Still tiny, the design of France’s next aircraft carrier takes shape

PARIS — France’s Defense Ministry and industry leaders presented a first mockup of the country’s next-generation nuclear-powered aircraft carrier here this week during the biennial Euronaval trade conference.

The new carrier is expected to replace the French Navy’s current aircraft carrier, the Charles de Gaulle, by 2038. Naval Group and Chantiers de l’Atlantique are building the ship together as part of the temporary MO Porte Avions joint venture, and Technic Atome will supply the two nuclear reactors to power the ship.

It will be a significantly larger ship than its predecessor, expected to weigh over 82,000 tons and be over 1,000 feet long, measuring 279 feet at its widest point. For comparison, the Charles de Gaulle weighs about 42,000 tons and measures just under 900 feet long.

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Senior defense officials including Defense Minister Sebastien Lecornu, French Navy Chief of Staff Admiral Pierre Vandier and Military Procurement Director Emmanuel Chiva met with Naval Group President Pierre-Eric Pommelet outside the company’s booth on day one of the conference to view a scale model to review the future ship currently known as PA-NG for the French Porte Avion Nouvelle generation.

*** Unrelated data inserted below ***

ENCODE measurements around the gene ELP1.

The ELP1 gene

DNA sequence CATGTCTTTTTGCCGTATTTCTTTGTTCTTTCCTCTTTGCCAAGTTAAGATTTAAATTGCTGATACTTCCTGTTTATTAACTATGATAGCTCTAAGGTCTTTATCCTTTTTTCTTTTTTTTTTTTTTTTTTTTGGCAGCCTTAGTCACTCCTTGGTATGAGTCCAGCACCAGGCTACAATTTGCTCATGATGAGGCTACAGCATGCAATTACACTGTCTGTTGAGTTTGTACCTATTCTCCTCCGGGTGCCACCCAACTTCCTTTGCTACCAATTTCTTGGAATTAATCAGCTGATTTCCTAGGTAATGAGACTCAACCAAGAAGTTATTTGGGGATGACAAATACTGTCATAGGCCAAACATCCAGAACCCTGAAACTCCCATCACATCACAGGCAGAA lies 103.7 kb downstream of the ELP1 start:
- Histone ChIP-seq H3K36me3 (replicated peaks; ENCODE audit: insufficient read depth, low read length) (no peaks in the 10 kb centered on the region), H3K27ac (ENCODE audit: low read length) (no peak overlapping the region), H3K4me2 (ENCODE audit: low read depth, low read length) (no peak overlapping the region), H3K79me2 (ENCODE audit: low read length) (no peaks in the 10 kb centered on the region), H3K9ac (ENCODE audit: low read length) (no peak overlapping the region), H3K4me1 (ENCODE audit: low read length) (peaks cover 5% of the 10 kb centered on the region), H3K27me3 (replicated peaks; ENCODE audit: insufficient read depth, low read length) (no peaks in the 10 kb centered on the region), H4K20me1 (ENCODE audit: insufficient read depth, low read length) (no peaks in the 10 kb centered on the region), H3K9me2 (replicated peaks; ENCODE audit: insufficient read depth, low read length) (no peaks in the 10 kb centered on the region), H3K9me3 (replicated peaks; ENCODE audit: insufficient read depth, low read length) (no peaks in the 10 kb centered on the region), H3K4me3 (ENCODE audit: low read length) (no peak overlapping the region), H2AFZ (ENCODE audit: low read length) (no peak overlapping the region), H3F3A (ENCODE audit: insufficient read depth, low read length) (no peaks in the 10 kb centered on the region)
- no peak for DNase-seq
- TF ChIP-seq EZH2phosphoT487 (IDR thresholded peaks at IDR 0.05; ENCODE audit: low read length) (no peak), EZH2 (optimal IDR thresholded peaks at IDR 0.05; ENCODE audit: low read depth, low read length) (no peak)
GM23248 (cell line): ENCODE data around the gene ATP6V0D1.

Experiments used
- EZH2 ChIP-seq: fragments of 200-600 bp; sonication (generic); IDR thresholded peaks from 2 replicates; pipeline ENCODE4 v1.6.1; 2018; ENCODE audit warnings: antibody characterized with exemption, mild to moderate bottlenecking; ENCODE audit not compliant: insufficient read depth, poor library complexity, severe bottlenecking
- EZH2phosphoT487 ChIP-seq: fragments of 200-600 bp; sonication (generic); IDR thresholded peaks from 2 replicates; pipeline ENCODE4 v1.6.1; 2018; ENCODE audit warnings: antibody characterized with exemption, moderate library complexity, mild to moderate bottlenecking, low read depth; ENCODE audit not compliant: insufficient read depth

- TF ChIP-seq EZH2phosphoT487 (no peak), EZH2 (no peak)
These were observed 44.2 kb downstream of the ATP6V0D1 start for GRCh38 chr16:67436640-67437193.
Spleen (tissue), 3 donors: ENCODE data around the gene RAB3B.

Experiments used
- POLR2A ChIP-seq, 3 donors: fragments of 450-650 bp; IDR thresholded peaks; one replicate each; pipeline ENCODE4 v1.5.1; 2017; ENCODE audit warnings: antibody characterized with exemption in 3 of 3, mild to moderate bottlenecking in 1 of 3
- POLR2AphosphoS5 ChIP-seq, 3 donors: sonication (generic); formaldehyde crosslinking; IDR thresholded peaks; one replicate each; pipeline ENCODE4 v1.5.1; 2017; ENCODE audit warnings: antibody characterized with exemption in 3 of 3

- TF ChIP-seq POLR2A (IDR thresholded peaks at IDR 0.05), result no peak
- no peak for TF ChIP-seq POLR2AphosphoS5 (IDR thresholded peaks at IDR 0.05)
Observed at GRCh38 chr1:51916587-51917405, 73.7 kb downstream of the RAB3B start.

Preliminary studies for the program were initiated in 2018. French President Emmanuel Macron’s 2020 decision to use nuclear power for the next aircraft carrier kicked off a preliminary design phase in March 2021, which is now expected to conclude in March 2023, said program director Olivier de Sankt Julien.

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The scale model on display represents the current state of the industry team’s design and will evolve as the design phase progresses, he told Defense News at the conference. While many details such as defense systems and weapons are yet to be decided, the carrier is expected to have space for around 30 aircraft, as well as a number of unmanned systems on board.

The final design is expected to be finalized by 2025 when the development phase begins. Construction is to take place at the Chantiers de l’Atlantique shipyards in Saint-Nazaire on the west coast of France. According to the French Ministry of Defense, the ship will then be transferred to Toulon for final assembly. Sea trials are planned for 2036, delivery to the Navy the following year and operational capability for 2038, when the Charles de Gaulle is expected to be retired.

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French lawmakers have previously considered building a second aircraft carrier. De Saint Julien said MPs have requested studies from industry partners to assess the feasibility of a second ship, but no decisions have been made on the matter so far.

“Yes, French industry is capable of building a second aircraft carrier if we are asked to do so,” he said.

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